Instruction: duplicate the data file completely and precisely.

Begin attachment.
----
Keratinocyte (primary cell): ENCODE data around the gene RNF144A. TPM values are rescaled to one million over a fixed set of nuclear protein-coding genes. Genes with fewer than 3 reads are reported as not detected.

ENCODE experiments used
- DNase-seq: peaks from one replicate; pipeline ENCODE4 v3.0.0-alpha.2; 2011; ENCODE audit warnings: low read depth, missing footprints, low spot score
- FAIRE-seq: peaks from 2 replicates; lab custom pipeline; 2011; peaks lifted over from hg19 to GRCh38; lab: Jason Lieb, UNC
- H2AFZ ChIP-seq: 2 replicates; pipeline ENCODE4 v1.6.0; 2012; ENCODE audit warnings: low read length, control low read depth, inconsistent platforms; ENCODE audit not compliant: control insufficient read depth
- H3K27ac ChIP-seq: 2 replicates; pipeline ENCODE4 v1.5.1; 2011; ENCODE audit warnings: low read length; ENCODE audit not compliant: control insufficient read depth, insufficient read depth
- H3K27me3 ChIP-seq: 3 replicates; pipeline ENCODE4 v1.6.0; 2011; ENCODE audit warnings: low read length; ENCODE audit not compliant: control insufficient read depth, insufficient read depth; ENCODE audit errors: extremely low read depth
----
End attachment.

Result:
Keratinocyte (primary cell): ENCODE data around the gene RNF144A. TPM values are rescaled to one million over a fixed set of nuclear protein-coding genes. Genes with fewer than 3 reads are reported as not detected.

ENCODE experiments used
- DNase-seq: peaks from one replicate; pipeline ENCODE4 v3.0.0-alpha.2; 2011; ENCODE audit warnings: low read depth, missing footprints, low spot score
- FAIRE-seq: peaks from 2 replicates; lab custom pipeline; 2011; peaks lifted over from hg19 to GRCh38; lab: Jason Lieb, UNC
- H2AFZ ChIP-seq: 2 replicates; pipeline ENCODE4 v1.6.0; 2012; ENCODE audit warnings: low read length, control low read depth, inconsistent platforms; ENCODE audit not compliant: control insufficient read depth
- H3K27ac ChIP-seq: 2 replicates; pipeline ENCODE4 v1.5.1; 2011; ENCODE audit warnings: low read length; ENCODE audit not compliant: control insufficient read depth, insufficient read depth
- H3K27me3 ChIP-seq: 3 replicates; pipeline ENCODE4 v1.6.0; 2011; ENCODE audit warnings: low read length; ENCODE audit not compliant: control insufficient read depth, insufficient read depth; ENCODE audit errors: extremely low read depth